Just about two years ago I walked through this really lovely house with a huge, unused attic. I’m a city kid. The whole idea of leaving 100-plus Sq meters of attractice space unused was unthinkable. In San Francisco, in Paris, you don’t just let that kind of space sit empty. So I got the house and told my architect to include plans for a master bedroom suite in the attic. He said what, the four bedrooms downstairs aren’t enough? He brought in a contractor who said yes, absolutely, it will be gorgeous. All we have to do is sand the floor.
The architect is gone and the contractor remains. One reason he is still here, two years later, is this floor. It wasn’t so flat after all. We couldn’t just clean and wax it. We didn’t figure that out until the bathroom was plumbed and the kitchenette cabinets delivered. Oops.
So, as I kept writing unbudgeted-for checks, the guys screwed down the existing floor, with screws at about 7 cm, roughly 3 inch, centers. With the existing floor as flat as possible, they poured a layer of this self-leveling, lightweight, fiberglass/concrete mixture. On top of that, the layer of green foam pads, to give the floor a bit of spring. Finally, you can see part of the oak flooring that Xavier is installing.
When he is done, obviously all you will see is the oak floor. And how much hidden money, in the form of all those layers, will you be walking on? I don’t know. Maybe this time next year, I’ll be able to tell you. Maybe in 5 years, I’ll figure the amount will be worth it, for all that extra space. Maybe.
Not much to look at but it does represent progress. This is the living room with the very beginnings of the stone floor installation. The walls have been painted Little Greene’s Urbane Grey. The guys call it battleship gray and they do have a point, though this gray has just a hint of blue in it. I wanted nothing to compete with the TV screen, so I went for this grey. In general the walls are coming out a good shade or two darker than I had envisioned, so I’m glad I went for white ceilings and this light stone floor.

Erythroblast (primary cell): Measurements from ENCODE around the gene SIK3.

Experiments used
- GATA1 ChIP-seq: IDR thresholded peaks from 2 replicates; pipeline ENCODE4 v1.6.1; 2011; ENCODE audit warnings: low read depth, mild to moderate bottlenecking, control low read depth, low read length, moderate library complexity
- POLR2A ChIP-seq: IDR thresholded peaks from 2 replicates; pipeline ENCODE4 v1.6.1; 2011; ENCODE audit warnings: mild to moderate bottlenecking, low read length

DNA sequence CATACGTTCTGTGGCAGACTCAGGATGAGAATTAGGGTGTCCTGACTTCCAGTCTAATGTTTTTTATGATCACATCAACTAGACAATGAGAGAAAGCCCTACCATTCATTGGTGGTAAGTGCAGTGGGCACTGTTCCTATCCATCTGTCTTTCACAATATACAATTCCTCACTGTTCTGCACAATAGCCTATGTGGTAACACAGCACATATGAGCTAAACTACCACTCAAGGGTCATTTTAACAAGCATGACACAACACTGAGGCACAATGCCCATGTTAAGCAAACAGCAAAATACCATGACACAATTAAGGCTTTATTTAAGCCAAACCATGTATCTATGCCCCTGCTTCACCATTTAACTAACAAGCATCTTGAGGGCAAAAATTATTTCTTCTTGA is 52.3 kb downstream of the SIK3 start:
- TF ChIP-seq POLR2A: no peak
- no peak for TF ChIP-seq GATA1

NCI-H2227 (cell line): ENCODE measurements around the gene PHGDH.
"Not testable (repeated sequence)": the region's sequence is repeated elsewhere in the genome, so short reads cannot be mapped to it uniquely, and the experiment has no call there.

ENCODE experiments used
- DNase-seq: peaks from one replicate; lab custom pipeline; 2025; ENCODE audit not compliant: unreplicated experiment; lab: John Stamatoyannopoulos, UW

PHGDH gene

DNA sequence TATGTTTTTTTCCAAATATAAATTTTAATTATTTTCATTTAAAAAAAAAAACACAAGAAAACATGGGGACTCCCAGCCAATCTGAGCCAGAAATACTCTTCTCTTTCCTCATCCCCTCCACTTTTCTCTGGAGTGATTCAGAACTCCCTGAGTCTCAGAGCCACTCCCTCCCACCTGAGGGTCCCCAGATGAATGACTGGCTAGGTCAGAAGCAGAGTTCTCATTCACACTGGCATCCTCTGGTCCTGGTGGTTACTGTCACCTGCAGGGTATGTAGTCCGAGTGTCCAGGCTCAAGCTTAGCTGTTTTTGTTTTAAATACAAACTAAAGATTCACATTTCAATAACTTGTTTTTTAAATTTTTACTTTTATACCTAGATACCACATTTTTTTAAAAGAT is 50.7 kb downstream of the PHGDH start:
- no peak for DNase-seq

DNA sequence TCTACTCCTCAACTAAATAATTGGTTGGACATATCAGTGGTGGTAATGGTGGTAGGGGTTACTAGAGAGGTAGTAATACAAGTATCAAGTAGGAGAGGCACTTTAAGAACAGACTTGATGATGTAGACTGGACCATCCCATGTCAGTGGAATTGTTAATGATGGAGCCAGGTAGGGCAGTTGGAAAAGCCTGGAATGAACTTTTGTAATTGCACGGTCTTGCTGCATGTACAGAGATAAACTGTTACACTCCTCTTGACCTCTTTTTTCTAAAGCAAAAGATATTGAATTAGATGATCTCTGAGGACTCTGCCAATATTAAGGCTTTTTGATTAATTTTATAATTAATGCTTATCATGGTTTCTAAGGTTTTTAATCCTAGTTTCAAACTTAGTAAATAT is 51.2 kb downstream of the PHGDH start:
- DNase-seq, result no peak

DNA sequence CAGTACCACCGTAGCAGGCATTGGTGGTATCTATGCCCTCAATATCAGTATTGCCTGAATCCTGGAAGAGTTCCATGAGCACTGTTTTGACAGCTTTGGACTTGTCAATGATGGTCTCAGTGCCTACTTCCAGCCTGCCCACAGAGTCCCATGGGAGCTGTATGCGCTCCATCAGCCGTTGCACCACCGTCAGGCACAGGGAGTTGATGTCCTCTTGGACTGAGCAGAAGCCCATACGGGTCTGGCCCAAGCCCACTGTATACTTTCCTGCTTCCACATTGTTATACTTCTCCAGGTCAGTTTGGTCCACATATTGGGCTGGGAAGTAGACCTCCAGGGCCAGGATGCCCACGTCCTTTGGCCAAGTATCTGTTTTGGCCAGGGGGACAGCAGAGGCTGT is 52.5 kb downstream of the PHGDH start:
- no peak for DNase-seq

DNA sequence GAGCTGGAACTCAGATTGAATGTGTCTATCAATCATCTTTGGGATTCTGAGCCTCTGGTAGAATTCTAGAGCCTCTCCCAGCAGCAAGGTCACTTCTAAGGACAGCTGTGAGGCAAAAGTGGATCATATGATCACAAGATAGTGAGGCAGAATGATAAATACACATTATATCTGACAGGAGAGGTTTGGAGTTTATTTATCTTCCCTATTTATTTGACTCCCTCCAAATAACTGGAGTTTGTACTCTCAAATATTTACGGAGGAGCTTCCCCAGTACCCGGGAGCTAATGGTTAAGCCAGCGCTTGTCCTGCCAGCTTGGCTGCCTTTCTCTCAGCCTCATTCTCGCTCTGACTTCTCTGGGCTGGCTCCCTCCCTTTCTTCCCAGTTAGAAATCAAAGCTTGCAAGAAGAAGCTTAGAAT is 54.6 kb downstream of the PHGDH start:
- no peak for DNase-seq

The stone is Pierre de Bourgogne. When it is sealed the color will darken a bit. The pattern is called Roman mosaic, I think. It looks random but it is actually very precise. By this point in the installation the guys have worked out the repeats and all. I had to leave but they had started to move pretty quickly.
This stone will cover the entire ground floor. It will be laid, grouted, sealed and allowed to settle for a bit. The electricians are working to make the final connections for the geothermal system. In three weeks we will begin the slow process of warming up a proud old house that has had no heat for five years.
After all this time I am happy to see finishes. This is by no means the expensive part of the project, just the part that makes it look expensive.
So, this is my entry hall, where you will go into the living room. Someone said she’d like heated floors. The contractors replied, “We love doing those,” and got to it. At the moment the living room has no floor at all. When the shutters are open, you look from the floor of the basement right to the ceiling. In this photo of course you just see a dark spot that eats money. The finish floor of the entry is long gone, along with about a foot of subfloor. On the wall, out of range of the camera, is a construction detail; paper is so easy to lose, after all. The detail shows layers and layers of waterproofing, insulation, heating coils, concrete subfloor and, finally, the finish floor. When the guys are done, expect to see pretty limestone tiles with little black cabuchon insets. Once the finish trim is in and the walls are painted, the entry should look very 19th century, as if we did nothing. However even on the coldest day, you will feel nice and toasty warm.
Speaking of dark spots that eat money, we drilled a hole behind the house, the better to estimate the amount of water available for the geothermal system. It turns out that there is plenty of water, much more than we need, even now, in the dryest part of the year. This means we can go ahead with the geothermal refurbishment — we don’t have to build one from scratch. At last we have identified a way to save some money.